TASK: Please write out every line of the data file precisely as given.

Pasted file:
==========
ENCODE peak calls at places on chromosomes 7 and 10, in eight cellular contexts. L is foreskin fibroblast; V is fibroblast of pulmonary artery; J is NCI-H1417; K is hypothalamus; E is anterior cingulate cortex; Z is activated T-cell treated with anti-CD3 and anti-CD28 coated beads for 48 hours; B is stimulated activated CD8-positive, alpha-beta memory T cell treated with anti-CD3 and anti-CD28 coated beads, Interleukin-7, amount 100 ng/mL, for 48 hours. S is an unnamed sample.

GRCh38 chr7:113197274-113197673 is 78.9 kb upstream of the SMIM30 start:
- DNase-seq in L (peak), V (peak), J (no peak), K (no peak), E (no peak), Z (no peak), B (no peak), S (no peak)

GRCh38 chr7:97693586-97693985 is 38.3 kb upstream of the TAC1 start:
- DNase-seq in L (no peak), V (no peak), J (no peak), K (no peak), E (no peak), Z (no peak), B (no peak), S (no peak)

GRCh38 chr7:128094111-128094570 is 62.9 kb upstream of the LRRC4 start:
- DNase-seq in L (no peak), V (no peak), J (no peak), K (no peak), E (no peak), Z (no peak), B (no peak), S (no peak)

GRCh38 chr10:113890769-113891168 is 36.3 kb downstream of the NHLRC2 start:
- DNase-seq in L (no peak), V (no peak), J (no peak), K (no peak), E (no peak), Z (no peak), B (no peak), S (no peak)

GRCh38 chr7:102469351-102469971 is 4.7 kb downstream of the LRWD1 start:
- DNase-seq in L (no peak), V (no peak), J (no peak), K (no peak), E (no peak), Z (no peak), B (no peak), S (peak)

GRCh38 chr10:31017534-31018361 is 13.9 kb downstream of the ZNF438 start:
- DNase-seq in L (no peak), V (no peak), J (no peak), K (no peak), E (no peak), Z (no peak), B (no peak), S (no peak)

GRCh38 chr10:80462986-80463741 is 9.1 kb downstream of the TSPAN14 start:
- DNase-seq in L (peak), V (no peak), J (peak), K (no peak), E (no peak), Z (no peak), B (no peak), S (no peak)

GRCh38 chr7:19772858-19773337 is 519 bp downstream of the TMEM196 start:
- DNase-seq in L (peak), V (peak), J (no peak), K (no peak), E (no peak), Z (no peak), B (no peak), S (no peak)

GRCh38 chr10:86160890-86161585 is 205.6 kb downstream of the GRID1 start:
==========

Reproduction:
ENCODE peak calls at places on chromosomes 7 and 10, in eight cellular contexts. L is foreskin fibroblast; V is fibroblast of pulmonary artery; J is NCI-H1417; K is hypothalamus; E is anterior cingulate cortex; Z is activated T-cell treated with anti-CD3 and anti-CD28 coated beads for 48 hours; B is stimulated activated CD8-positive, alpha-beta memory T cell treated with anti-CD3 and anti-CD28 coated beads, Interleukin-7, amount 100 ng/mL, for 48 hours. S is an unnamed sample.

GRCh38 chr7:113197274-113197673 is 78.9 kb upstream of the SMIM30 start:
- DNase-seq in L (peak), V (peak), J (no peak), K (no peak), E (no peak), Z (no peak), B (no peak), S (no peak)

GRCh38 chr7:97693586-97693985 is 38.3 kb upstream of the TAC1 start:
- DNase-seq in L (no peak), V (no peak), J (no peak), K (no peak), E (no peak), Z (no peak), B (no peak), S (no peak)

GRCh38 chr7:128094111-128094570 is 62.9 kb upstream of the LRRC4 start:
- DNase-seq in L (no peak), V (no peak), J (no peak), K (no peak), E (no peak), Z (no peak), B (no peak), S (no peak)

GRCh38 chr10:113890769-113891168 is 36.3 kb downstream of the NHLRC2 start:
- DNase-seq in L (no peak), V (no peak), J (no peak), K (no peak), E (no peak), Z (no peak), B (no peak), S (no peak)

GRCh38 chr7:102469351-102469971 is 4.7 kb downstream of the LRWD1 start:
- DNase-seq in L (no peak), V (no peak), J (no peak), K (no peak), E (no peak), Z (no peak), B (no peak), S (peak)

GRCh38 chr10:31017534-31018361 is 13.9 kb downstream of the ZNF438 start:
- DNase-seq in L (no peak), V (no peak), J (no peak), K (no peak), E (no peak), Z (no peak), B (no peak), S (no peak)

GRCh38 chr10:80462986-80463741 is 9.1 kb downstream of the TSPAN14 start:
- DNase-seq in L (peak), V (no peak), J (peak), K (no peak), E (no peak), Z (no peak), B (no peak), S (no peak)

GRCh38 chr7:19772858-19773337 is 519 bp downstream of the TMEM196 start:
- DNase-seq in L (peak), V (peak), J (no peak), K (no peak), E (no peak), Z (no peak), B (no peak), S (no peak)

GRCh38 chr10:86160890-86161585 is 205.6 kb downstream of the GRID1 start: